We’ve been anticipating the opening of the renewed Bussey Brake for years and especially this spring as rainwater and pumping by the Louisiana Department of Wildlife and Fisheries has almost got the lake up to the level that was wanted before opening.
Here’s the latest. The bayou has fallen too low to continue pumping, but the lake is safe enough for boaters. The LDWF is working on a few last-minute adjustments, including trying to put up a temporary step that will allow boaters to reach the mooring dock that was built for them to tie up to and unload from. The level has left the pier a little too high out of the water.
But the word is: “Soon”.
We’ll be glad to see it and it will be an anxiously anticipated opening. In case you haven’t been keeping up,
here’s a bit of info on the “new” Bussey:
Fish stocking has been conducted since early 2017, including 300 adult Florida bass. Multiple stockings of both Florida and northern largemouth bass fingerlings, redear sunfish, bluegill, black and white crappie, threadfin shad have been done. Stocking will be continued as long as necessary.
There is a brand new boat pier beside the launching ramp to allow anglers to tie up their boats while loading and unloading. There is also a new handicap accessible fishing pier at the main boat dock area. Importantly for boaters, there is an earthen wave break constructed out from the ramp that will protect the launch area from big waves, which was a problem in years past.
Much of the lake has grown up in new growth, including grasses, cypress trees and other bushes that will provide excellent cover to protect the fisheries food chain. One of the problems with the “old” Bussey besides trash fish is that most of the lake’s fish-friendly structure had rotted, silted in or otherwise disappeared over time.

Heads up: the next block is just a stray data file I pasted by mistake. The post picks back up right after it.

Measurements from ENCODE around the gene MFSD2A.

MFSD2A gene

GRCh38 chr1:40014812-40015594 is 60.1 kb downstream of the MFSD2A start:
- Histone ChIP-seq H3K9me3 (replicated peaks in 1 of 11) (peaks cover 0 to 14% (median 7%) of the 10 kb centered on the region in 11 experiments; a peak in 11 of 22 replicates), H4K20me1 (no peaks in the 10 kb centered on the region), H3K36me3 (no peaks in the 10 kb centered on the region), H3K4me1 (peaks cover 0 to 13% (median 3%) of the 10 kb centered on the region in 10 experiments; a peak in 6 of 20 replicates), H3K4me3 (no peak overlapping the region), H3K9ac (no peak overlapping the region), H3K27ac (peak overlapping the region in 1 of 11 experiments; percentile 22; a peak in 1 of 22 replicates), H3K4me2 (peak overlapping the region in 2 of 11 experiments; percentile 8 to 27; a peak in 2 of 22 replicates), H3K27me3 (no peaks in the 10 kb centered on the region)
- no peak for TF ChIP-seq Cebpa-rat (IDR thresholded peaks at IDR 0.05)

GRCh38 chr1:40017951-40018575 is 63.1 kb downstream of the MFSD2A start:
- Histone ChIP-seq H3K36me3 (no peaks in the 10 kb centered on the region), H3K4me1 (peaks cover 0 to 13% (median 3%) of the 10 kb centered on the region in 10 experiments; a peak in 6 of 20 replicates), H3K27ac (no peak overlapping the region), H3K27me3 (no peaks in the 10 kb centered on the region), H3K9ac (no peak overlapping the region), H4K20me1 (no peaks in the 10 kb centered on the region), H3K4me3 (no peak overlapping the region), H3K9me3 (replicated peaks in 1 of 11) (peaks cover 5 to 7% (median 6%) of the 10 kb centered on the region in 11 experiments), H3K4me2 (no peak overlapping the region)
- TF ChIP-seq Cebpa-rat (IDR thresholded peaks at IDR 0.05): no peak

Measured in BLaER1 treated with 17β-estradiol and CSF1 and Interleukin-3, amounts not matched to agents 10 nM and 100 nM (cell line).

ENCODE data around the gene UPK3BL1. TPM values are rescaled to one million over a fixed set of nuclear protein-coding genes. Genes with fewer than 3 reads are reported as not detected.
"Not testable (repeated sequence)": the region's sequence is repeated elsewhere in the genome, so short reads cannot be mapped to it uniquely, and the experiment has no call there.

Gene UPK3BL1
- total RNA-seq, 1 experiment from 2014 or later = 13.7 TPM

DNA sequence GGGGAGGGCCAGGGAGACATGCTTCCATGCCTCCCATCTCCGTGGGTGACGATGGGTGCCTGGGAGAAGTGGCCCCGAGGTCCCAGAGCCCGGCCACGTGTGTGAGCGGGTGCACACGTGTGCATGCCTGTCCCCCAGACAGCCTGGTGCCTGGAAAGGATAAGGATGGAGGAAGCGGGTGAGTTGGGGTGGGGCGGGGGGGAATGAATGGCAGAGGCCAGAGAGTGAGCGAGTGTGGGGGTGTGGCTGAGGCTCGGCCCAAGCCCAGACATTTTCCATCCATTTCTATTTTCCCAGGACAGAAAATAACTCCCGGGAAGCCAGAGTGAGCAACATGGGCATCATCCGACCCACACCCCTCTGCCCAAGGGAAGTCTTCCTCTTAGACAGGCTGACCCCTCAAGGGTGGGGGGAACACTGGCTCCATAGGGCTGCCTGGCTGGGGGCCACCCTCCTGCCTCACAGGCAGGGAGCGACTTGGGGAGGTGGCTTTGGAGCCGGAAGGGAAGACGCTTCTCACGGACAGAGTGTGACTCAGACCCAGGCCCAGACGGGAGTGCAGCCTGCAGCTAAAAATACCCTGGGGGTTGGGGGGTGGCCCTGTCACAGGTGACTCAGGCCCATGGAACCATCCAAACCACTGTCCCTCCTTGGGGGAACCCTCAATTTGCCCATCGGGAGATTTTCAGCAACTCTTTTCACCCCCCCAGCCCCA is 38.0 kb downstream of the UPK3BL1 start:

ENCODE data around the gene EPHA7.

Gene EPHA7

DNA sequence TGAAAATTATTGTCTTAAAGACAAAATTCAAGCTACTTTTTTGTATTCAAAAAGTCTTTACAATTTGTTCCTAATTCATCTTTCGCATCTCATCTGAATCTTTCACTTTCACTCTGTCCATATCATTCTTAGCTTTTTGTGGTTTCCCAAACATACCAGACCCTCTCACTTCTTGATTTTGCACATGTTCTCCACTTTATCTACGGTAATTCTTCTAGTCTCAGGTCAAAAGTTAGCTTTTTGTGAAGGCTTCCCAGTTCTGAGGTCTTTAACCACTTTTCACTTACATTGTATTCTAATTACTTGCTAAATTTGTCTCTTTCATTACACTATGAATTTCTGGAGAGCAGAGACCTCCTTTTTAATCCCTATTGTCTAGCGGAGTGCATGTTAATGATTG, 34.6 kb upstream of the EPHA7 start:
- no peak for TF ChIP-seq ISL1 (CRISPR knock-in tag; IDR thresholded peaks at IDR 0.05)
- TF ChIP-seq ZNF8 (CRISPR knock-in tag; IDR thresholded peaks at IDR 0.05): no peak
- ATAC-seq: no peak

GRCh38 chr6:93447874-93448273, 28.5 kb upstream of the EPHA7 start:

Boat lanes have been constructed on both the east and west sides of the lake, with spoil banks created in some areas to improve the aesthetics of the area, help mark the lanes and provide additional fish habitat. There is no large standing timber in the lake.
The new electric pump that is being used to fill the reservoir was installed in late 2019.
It’s important to note who is paying for this project. International Paper donated the property, valued at more than $4 million dollars eight years ago. The majority of funds for the projects have come from the federal Sport Fish Restoration program, which is funded by special taxes and license fees paid for sportsmen.
Bussey has also been deemed a Wildlife Management Area, operated by the LDWF Fisheries Division. Daniels said the LDWF is planning to develop and enact some special limits and possibly some size limits for the lake, especially while it is new. That way they can ensure they start out with and maintain a high quality fishery. There will also be WMA specific regulations for fishing the lake, so anglers to fish it when it is open need to pay attention to those.
Leaders of the Bastrop community are hoping that the reopening of the lake will be a boost to the area’s economy, similar to what it was back in the 1960’s. A printed report about opening day on the lake back then showed 446 fishermen were checked with 4,400 fish brought in to the main dock. Results for the first year the lake was opened indicated that 60,000 fishermen visited the lake, spend 220,000 man hours and caught over 200,000 pounds of fish. Resident fishing licenses in the parish increased from 1,700 the previous yeear to 2,700 the year the lake opened.
It was also reported by one sporting goods store that “24,000 shiners, 38,000 crickets, 500 boxes of redworms and more than three thousand artificial lures” were sold during the first week of Bussey’s opening in 1960. In those days, no outboards were allowed, only electric trolling motors.
When the lake is finally reopened, there will be no duck hunting for the time being. It will be open for fishing 24 hours a day, seven days a week and there will be no restrictions on boat or motor sizes. No ATV’s or jet skis will be allowed and there is no camping allowed at this time.